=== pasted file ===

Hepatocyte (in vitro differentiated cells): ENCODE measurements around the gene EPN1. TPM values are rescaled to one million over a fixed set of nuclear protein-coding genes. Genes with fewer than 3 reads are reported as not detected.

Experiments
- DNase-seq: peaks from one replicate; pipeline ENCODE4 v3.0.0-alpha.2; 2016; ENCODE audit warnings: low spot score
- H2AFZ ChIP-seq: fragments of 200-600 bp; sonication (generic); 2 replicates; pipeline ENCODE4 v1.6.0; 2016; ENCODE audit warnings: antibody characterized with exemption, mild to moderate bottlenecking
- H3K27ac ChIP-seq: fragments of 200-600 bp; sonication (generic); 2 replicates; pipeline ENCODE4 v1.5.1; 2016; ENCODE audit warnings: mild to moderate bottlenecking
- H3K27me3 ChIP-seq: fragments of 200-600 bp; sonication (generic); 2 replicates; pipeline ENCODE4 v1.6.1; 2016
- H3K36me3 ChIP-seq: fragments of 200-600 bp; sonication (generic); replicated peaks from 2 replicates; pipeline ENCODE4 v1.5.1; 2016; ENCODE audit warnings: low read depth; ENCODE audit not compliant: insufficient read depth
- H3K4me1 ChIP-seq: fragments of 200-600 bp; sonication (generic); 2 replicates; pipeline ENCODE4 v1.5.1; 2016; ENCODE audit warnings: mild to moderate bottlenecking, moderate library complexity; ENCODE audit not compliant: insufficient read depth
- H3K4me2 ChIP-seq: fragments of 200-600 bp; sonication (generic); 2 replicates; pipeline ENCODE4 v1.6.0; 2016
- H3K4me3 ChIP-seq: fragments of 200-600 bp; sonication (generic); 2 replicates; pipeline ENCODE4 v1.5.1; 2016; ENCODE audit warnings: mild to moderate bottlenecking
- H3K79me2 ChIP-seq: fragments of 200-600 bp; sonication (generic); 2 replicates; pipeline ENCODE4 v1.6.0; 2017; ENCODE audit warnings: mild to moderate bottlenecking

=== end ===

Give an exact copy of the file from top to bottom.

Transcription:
Hepatocyte (in vitro differentiated cells): ENCODE measurements around the gene EPN1. TPM values are rescaled to one million over a fixed set of nuclear protein-coding genes. Genes with fewer than 3 reads are reported as not detected.

Experiments
- DNase-seq: peaks from one replicate; pipeline ENCODE4 v3.0.0-alpha.2; 2016; ENCODE audit warnings: low spot score
- H2AFZ ChIP-seq: fragments of 200-600 bp; sonication (generic); 2 replicates; pipeline ENCODE4 v1.6.0; 2016; ENCODE audit warnings: antibody characterized with exemption, mild to moderate bottlenecking
- H3K27ac ChIP-seq: fragments of 200-600 bp; sonication (generic); 2 replicates; pipeline ENCODE4 v1.5.1; 2016; ENCODE audit warnings: mild to moderate bottlenecking
- H3K27me3 ChIP-seq: fragments of 200-600 bp; sonication (generic); 2 replicates; pipeline ENCODE4 v1.6.1; 2016
- H3K36me3 ChIP-seq: fragments of 200-600 bp; sonication (generic); replicated peaks from 2 replicates; pipeline ENCODE4 v1.5.1; 2016; ENCODE audit warnings: low read depth; ENCODE audit not compliant: insufficient read depth
- H3K4me1 ChIP-seq: fragments of 200-600 bp; sonication (generic); 2 replicates; pipeline ENCODE4 v1.5.1; 2016; ENCODE audit warnings: mild to moderate bottlenecking, moderate library complexity; ENCODE audit not compliant: insufficient read depth
- H3K4me2 ChIP-seq: fragments of 200-600 bp; sonication (generic); 2 replicates; pipeline ENCODE4 v1.6.0; 2016
- H3K4me3 ChIP-seq: fragments of 200-600 bp; sonication (generic); 2 replicates; pipeline ENCODE4 v1.5.1; 2016; ENCODE audit warnings: mild to moderate bottlenecking
- H3K79me2 ChIP-seq: fragments of 200-600 bp; sonication (generic); 2 replicates; pipeline ENCODE4 v1.6.0; 2017; ENCODE audit warnings: mild to moderate bottlenecking